MOOCs can transform higher education
Information technology (IT) is one field where India has been doing well for reasons that are too well known to need recounting. What is not so well known is that the country has so far drawn on only a fraction of the potential of IT. It is against this backdrop that the report about a collaborative effort between industry and academia should be seen. According to the report, seven leading IITs, IT majors, Infosys, TCS and Cognisant, and industry body Nasscom have drawn up an ambitious programme to launch a bunch of free, online courses. The courses will help one lakh to 1.5 lakh youth gain high-quality education which will fetch them jobs.
If the experiment succeeds, it will benefit millions of unemployed youth. Since no fees are charged, anyone who has access to the Internet is eligible to join a course, gain proficiency in the subject chosen and pass the course. The courses will be modelled after the massive open online courses (MOOCs), first launched by Silicon Valley start-ups Udacity and Coursera. The success of the model has encouraged many firms and institutions in the US and Europe to try it out. In other words, MOOCs are a tried and tested model that has reduced the cost of higher education considerably. In a country like India where investment in higher education is not commensurate with the needs, MOOCs are particularly relevant.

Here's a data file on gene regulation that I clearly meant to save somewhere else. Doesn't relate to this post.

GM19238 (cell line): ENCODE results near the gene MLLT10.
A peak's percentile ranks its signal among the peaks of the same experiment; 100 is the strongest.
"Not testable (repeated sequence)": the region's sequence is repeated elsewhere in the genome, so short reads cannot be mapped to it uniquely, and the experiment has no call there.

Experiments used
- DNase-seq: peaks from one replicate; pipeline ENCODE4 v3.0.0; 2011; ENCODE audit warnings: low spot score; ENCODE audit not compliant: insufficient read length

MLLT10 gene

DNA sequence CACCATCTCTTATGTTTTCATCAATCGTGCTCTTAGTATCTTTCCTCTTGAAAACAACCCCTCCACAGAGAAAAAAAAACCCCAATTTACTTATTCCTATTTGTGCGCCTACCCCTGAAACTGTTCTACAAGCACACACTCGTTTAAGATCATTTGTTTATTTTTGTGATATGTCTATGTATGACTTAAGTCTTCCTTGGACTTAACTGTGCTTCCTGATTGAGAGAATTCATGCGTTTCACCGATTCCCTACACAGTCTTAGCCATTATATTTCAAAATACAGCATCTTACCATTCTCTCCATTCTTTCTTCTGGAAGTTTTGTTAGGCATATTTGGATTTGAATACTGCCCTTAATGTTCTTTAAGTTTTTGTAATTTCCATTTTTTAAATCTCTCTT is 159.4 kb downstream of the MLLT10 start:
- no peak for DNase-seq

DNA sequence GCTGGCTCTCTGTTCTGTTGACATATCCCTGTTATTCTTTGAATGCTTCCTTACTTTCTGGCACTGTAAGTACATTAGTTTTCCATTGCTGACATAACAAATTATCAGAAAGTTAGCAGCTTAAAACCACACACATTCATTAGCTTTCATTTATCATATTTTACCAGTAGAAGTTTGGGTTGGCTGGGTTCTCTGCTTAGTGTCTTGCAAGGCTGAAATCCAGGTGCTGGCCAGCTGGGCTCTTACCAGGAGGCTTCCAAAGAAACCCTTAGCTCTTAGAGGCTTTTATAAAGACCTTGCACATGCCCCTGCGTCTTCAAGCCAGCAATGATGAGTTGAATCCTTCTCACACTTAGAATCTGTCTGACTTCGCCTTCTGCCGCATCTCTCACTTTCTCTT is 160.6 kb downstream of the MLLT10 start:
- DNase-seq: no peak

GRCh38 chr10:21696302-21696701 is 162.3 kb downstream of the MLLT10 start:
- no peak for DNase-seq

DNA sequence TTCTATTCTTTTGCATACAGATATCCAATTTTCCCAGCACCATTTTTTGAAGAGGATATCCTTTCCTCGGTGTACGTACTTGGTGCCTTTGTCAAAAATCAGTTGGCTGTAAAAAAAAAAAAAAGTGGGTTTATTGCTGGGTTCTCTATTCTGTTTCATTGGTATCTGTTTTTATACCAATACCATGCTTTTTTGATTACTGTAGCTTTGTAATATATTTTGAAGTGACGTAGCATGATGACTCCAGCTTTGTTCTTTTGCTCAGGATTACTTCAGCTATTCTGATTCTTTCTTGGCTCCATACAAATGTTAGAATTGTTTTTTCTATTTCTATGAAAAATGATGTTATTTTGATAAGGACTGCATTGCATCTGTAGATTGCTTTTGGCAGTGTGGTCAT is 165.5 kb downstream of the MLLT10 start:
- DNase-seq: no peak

Though the number of technical institutions has increased of late, the employers have one complaint that the candidates who graduate from such institutions do not have the required skills. Often, the companies recruiting them have to give on-the-job training so that they are able to do some work. Since the MOOCs will be launched with the needs of the employers in view, there will be no complaint about the employability of those who pass them. Since the need for infrastructure is minimal, similar courses in other streams like humanities can also be started. In fact, sky is the limit for MOOCs.